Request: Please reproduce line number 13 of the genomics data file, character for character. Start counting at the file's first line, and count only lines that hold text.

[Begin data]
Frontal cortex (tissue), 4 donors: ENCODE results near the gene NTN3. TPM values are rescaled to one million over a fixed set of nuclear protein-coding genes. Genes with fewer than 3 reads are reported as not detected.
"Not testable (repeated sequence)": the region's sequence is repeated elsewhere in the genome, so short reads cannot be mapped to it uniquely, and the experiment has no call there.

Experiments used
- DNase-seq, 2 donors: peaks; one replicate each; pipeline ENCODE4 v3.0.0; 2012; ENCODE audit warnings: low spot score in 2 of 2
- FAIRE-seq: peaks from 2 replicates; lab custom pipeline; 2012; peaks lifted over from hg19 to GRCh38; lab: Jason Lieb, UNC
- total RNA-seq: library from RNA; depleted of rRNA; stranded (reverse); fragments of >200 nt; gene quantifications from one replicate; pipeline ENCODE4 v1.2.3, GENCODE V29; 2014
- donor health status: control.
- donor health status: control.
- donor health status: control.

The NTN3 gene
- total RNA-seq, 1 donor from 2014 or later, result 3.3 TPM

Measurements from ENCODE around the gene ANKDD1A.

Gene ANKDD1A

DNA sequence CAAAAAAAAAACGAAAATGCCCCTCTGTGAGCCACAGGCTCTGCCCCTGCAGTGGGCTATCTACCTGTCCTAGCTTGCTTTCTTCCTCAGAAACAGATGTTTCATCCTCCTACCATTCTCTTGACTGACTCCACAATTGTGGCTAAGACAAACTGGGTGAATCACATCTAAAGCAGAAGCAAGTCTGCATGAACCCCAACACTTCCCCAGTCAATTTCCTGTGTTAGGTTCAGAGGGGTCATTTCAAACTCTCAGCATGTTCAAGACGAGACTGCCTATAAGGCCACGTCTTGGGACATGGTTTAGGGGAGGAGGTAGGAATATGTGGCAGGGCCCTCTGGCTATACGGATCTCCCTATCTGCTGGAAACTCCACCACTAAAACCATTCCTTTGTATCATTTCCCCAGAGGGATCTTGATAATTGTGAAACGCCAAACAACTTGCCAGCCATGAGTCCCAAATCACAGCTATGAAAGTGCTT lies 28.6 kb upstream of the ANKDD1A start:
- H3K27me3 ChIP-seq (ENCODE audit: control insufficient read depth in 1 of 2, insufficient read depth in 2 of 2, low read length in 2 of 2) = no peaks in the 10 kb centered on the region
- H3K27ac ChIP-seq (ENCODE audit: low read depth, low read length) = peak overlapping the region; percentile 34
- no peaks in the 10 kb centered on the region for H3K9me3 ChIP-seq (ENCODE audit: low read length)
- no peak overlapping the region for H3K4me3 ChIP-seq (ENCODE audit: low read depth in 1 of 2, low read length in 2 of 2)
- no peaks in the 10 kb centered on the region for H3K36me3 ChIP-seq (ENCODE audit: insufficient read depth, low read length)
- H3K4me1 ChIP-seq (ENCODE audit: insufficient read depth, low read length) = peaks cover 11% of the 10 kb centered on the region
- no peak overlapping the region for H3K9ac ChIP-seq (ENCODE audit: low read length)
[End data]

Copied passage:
Gene ANKDD1A